BMC Musculoskeletal Disorders 03/2014; 15(1):88. DOI:10.1186/1471-2474-15-88 · 1.72 Impact Factor
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    • "Leunig et al. reported a high prevalence of HPs in patients with FAI (39 of 117 hips) [6]. The alpha angle is an important index for evaluating the contour of the femoral head–neck junction [10-12]. An alpha angle >50° may indicate a cam type of FAI [10]. "
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    ABSTRACT: Herniation pits (HPs) commonly develop over time at the femoral head--neck junction in adults, but their cause is still under debate. The purpose of study reported here was to investigate the correlation between the prevalence of HPs of the femoral neck and the alpha angle of the hips of healthy Chinese adults, by using computed tomography (CT). Six hundred seventy Chinese adults (representing 1145 hips) who had no known diseases affecting the proximal femur and had no symptoms of femoroacetabular impingement underwent a 64-slice CT scan for medical purposes that included the hip in the scan range. Their CT data were analyzed for the prevalence of HPs in the femoral necks and for hip alpha angles. The overall prevalence of femoral-neck HPs was 12.5% (143 of 1145 hips). The prevalence in the left versus right femoral necks was 12.1% (69 of 569 hips) versus 12.8% (74 of 576 hips). There was no statistically significant difference between the two sides (chi2 = 0.136; p = 0.712). The prevalence of HPs was greater in men than in women (15.9% vs 7.7%; p < 0.01) and greater in adults older than 30 years than in adults younger than 30 years (chi2= 14.547; p < 0.01). The alpha angles were greater in the 143 proximal femora with HPs than in the 1002 without pits (39.95[degree sign] +/- 6.01[degree sign] vs 37.97[degree sign] +/- 5.14[degree sign]; p < 0.01). The prevalence of HPs of the femoral neck in healthy adults was 12.5%, and the prevalence was greater in men than in women. There is a correlation between the prevalence of HPs and the contour of the femoral head--neck junction. The formation of pits may be attributed to the combination of degeneration and morphologic variances in the femoral head--neck junction.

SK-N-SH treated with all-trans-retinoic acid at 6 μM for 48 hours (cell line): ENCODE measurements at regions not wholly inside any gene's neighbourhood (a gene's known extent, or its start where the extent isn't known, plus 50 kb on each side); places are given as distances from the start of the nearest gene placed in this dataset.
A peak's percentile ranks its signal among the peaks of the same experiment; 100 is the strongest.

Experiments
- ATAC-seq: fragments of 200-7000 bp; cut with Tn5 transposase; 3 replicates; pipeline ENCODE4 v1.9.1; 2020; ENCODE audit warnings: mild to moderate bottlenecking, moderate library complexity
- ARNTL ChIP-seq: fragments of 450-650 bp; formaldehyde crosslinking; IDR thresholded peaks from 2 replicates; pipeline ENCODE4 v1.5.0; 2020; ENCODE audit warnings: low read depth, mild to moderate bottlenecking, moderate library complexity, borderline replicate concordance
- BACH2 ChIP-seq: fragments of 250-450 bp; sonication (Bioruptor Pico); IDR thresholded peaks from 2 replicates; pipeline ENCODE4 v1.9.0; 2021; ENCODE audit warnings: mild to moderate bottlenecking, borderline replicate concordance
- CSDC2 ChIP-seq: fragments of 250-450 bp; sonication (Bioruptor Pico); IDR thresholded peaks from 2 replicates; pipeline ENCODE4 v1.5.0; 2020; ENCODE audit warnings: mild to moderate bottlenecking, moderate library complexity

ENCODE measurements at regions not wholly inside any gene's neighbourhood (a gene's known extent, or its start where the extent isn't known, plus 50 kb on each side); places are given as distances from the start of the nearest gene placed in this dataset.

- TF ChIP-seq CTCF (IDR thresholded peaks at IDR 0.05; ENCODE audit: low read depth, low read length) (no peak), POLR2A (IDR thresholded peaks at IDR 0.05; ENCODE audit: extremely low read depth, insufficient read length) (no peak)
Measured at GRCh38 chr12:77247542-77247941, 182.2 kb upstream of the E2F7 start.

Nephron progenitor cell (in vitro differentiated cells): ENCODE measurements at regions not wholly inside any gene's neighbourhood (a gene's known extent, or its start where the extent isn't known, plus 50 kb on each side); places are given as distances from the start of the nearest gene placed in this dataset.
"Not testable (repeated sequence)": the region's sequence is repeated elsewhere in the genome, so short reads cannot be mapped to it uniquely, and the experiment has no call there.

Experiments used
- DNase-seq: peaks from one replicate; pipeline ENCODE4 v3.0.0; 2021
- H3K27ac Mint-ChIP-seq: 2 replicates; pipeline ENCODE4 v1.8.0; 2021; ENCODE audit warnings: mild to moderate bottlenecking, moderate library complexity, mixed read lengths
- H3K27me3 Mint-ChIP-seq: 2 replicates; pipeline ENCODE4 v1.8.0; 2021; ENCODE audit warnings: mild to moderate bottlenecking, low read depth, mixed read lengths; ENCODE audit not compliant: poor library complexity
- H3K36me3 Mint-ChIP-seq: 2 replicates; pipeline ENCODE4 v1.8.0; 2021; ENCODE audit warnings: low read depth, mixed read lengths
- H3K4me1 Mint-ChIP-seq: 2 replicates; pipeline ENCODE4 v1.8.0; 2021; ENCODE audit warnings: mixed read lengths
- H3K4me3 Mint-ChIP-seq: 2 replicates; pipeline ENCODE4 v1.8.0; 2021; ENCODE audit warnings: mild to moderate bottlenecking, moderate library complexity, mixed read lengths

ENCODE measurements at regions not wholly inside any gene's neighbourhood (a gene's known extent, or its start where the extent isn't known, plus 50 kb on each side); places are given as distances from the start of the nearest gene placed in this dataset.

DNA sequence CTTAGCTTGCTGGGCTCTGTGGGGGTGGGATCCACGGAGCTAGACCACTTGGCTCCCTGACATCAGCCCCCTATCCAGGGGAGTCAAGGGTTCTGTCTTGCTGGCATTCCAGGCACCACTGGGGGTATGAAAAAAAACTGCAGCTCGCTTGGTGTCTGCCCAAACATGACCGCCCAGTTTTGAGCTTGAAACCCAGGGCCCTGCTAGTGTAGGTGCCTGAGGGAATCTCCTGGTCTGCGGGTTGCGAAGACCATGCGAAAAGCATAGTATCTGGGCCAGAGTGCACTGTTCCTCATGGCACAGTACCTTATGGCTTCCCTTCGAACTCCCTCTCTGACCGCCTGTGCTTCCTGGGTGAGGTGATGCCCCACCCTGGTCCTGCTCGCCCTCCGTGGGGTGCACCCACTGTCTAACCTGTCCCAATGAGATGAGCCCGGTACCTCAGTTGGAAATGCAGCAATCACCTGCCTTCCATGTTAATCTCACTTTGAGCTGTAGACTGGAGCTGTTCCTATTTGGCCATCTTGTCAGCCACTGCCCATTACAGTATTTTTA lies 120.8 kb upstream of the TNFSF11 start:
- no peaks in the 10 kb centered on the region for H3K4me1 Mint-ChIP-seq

BMC Musculoskeletal Disorders 10/2013; 14(1):288. DOI:10.1186/1471-2474-14-288 · 1.72 Impact Factor
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    • "For the assessment of the femoral head-neck morphology, radial reconstructions along the femoral neck axis are described54,81,82 that improve the understanding of the FAI pathomechanism and correlate well with the prediction of an FAI and intra-operative findings.83 These imaging techniques are increasingly recognized as an important tool for morphologic assessment of FAI as well as improved techniques to detect early labral and chondral damage in the hip (Figure 9).84 "
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    ABSTRACT: Hip joint instability and impingement are the most common biomechanical risk factors that put the hip joint at risk to develop premature osteoarthritis. Several surgical procedures like periacetabular osteotomy for hip dysplasia or hip arthroscopy or safe surgical hip dislocation for femoroacetabular impingement aim at restoring the hip anatomy. However, the success of joint preserving surgical procedures is limited by the amount of pre-existing cartilage damage. Biochemically sensitive MRI techniques like delayed Gadolinium Enhanced MRI of Cartilage (dGEMRIC) might help to monitor the effect of surgical or non-surgical procedures in the effort to halt or even reverse joint damage.
    Orthopedic Reviews 09/2011; 3(2):e9. DOI:10.4081/or.2011.e9